Kambojas in Kautiliya's Arthashastra


Kambojas in Kautiliya's Arthashastra

The Kambojas, an ancient Ksatriya clan of Indo-Iranian affinities [Vedic Index I, p 138, Dr Macdonnel, Dr Keith.] [Ethnology of Ancient Bhārata – 1970, p 107, Dr Ram Chandra Jain.] [The Journal of Asian Studies – 1956, p 384, Association for Asian Studies, Far Eastern Association (U.S.).] [ Balocistān: siyāsī kashmakash, muz̤mirāt va rujḥānāt – 1989, p 2, Munīr Aḥmad Marrī.] [ India as Known to Pāṇini: A Study of the Cultural Material in the Ashṭādhyāyī – 1953, p 49, Dr Vasudeva Sharana Agrawala.] [Afghanistan, p 58, W. K. Fraser, M. C. Gillet.] [ Afghanistan, its People, its Society, its Culture, Donal N. Wilber, 1962, p 80, 311 etc.] [Iran, 1956, p 53, Herbert Harold Vreeland, Clifford R. Barnett.] [Geogramatical Dictionary of Sanskrit (Vedic): 700 Complete Revisions of the Best Books..., 1953, p 49, Dr Peggy Melcher, Dr A. A. McDonnel, Dr Surya Kanta, Dr Jacob Wackmangel, Dr V. S. Agarwala.] , find numerous references in a host of ancient Sanskrit and Pali texts including the Sama Veda, Atharvaveda, Yajurveda, Ramayana, Mahabharata, Puranic texts, Yasaka's Nirukta, Mahabhashya of Patanjali, Katyayana’s Varttika (an elaboration on Panini's grammar), Buddhist Jatakas, Jaina Canons, numerous ancient plays as also in many ancient inscriptions etc. In addition, the Kambojas also find references in Arthashastra of Achariya Kautiliya--("also known as Vishnu Gupta as well as Chankya"), whom tradition attests to have been the Prime Minister of Chandragupta Maurya (fourth/third Century BCE). Besides attesting splendid war horses of the Kambojas, their Kshatriya Srenis ("Corporations of warriors") as well as their "Nation-in-arms" or "Martial republican" constitution ("Varta-Sastropajivinah"), this "book of political realism" also touches upon the economic aspects of the Kambojas and attests a kind of silver called Kambuka, extracted from mountain Kambu, stated to have been located in "Andrab" in Badakshan, which region had formed an indispensable part of ancient Parama Kamboja.

Kamboja Horses in Arthashastra

Arthashastra lists war horses from several countries including the Kamboja and puts the Kamboja horses at the head of the list of the best horses. [:Sanskrit::"prayogyanam uttamah Kambhoja.Saindhava.Aratta.Vanayujah", :"madhyama Bahliika.Papeyaka.Sauviraka.Taitalah", :"shesah pratyavarah" :(Kautiliya Arathashastra, II.13.10).]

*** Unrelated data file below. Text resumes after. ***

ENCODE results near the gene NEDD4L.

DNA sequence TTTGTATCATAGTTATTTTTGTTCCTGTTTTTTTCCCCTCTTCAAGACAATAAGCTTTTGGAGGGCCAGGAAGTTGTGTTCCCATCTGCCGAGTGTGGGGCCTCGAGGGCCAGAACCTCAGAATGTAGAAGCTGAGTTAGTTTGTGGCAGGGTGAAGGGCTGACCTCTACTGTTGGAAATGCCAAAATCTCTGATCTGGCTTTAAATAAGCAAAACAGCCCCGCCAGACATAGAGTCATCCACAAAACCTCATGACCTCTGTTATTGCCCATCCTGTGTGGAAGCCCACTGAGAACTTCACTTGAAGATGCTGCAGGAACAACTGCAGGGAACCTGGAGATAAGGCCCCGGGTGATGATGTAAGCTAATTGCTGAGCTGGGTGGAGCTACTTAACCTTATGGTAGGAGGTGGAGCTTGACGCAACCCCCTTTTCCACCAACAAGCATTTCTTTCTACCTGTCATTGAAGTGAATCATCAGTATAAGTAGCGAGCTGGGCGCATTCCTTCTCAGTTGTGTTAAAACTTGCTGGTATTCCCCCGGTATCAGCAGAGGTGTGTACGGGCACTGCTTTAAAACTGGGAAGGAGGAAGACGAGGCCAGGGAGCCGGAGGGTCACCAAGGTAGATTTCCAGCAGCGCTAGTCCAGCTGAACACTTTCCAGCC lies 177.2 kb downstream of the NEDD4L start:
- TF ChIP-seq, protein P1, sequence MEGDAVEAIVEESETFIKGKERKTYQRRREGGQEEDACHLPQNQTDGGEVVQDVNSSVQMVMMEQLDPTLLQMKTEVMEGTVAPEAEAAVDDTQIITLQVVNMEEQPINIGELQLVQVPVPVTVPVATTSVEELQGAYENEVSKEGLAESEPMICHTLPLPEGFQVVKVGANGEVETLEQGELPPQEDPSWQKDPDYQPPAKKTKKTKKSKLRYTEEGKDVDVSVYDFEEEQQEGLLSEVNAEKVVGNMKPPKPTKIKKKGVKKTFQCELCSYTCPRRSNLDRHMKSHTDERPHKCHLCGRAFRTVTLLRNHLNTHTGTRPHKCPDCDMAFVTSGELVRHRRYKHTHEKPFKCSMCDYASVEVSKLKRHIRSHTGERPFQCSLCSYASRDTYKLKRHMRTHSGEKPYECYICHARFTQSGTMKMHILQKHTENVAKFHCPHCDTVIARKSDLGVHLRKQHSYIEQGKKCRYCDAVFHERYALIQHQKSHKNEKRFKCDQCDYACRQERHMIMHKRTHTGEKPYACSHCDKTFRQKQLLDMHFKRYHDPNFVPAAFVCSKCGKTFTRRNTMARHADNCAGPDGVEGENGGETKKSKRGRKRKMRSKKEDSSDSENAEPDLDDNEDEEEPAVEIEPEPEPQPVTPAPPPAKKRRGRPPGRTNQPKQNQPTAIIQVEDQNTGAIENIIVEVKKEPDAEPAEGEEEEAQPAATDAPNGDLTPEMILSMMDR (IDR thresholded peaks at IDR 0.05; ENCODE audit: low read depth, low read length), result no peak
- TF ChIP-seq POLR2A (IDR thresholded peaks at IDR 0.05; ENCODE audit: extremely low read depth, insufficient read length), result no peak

War horses of Chandra Gupta's cavalry, considering its numerical strength, had to be recruited from various countries which are thus graded by Kautiliya (II.13.10):

:"The (horse) breed of Kámbhoja, Sindhu, Aratta, and Vanáyu countries are the best; those of Báhlíka, Pápeya, :Sauvira, and Taitala, are of middle quality; and the rest ordinary (avaráh)". [Kautiliya's Arathashastra, 1956, Book II, Dr R. Shamashastri [http://www.mssu.edu/projectsouthasia/history/primarydocs/Arthashastra/BookII.htm] .] Thus, we see that the war horses of Kambojas have been "placed at the head of the list of the best horses", which therefore, clearly attests that Kamboja horses formed a superiormost breed for cavalry [History of civilizations of Central Asia, 1999, p 404, Ahmad Hasan Dani, Vadim Mikhaĭlovich Masson, János Harmatta, Boris Abramovich Litvinovskiĭ, Clifford Edmund Bosworth, Unesco.; Archieves d'etudes Orientales, 1910, p 321; Public Finance in Ancient India, 1978, p 159, K. R. Sarkar; Aryatarangini, the Saga of the Indo-Aryans, 1969, p 324,Ayyaswami Kalyanaraman; Amaravati Sculptures in the Madras Government Museum, 1942, p 123, C. Sivaramamurti; The National Geographical Journal of India , 1955, p 211, National Geographical Society of India; The Greco-Sunga Period of Indian History, Or, the North-West India of the Second Century B.C. -, 1973, p 24, Prof Mehta Vasishtha Dev Mohan; Dr. Modi Memorial Volume: Papers on Indo-Iranian and Other Subjects, 1930, p 354, Sir Jivanji Jamshedji Modi;The Modern Review, p 135, Ramananda Chatterjee; Cultural History from the Kurma Puraana, 1975, p 302 G. K. Pai; Main Currents in the Ancient History of Gujarat, 1960, p 4, Bhasker Anand Saletore, Maharaja Sayajirao University of Baroda Dept. of History; Amaravati Sculptures in the Madras Government Museum, 1942, p 123, C. Sivaramamurti; Chandragupta Maurya and His Times, 1960, p 173, Dr Radhakumud Mookerji; History of Civilizations of Central Asia, 1999, p 404, Dr Ahmad Hasan Dani, Vadim Mikhaĭlovich Masson, János Harmatta, Boris Abramovich Litvinovskiĭ, Clifford Edmund Bosworth, Unesco; cf: Tribes in the Mahabharata: A Socio-cultural Study, 1987, p 292, Krishna Chandra Mishra.] .

Dr A. H. Dani also notes: "Kautiliya‘s Arthashastra mentions the Kamboja horse as one of the best breeds for war and also speaks of Kambojas’ military organization and their warlike way of life" [History of Civilizations of Central Asia, 1999, p 404, Dr Ahmad Hasan Dani, Vadim Mikhaĭlovich Masson, János Harmatta, Boris Abramovich Litvinovskiĭ, Clifford Edmund Bosworth, Unesco – Central Asia.] .

Kamboja Republics of Arthashastra

Arthashastra also attests for us that the Kambojas had followed republican constitution of governanace. Kautiliya applies the "Samgha" as well as the "Sreni" republican terms to the Kambojas, which fact amply verifies that the Kambhojas were indeed a democratic people. The term "Sreni" has been used in the Arthashastra in the sense of workers' Guilds [ Arthashastra Book I, Ch IV.] as well as "Corporation of Kshatriyas (Kshatriya.sreni), Military Corporations or Corporate body of Troops etc". [ Arthashastra II.XXXIII; Book II, Ch. IV & XXXIII; Book IV Ch. II, Ch. III; Book VII, Ch. I, VIII, XIV & XVI; Book VIII Ch. IV; Book IX Ch. II; Book IX Ch. I; Book XII Ch. II; and Book XIII Ch. III etc .] .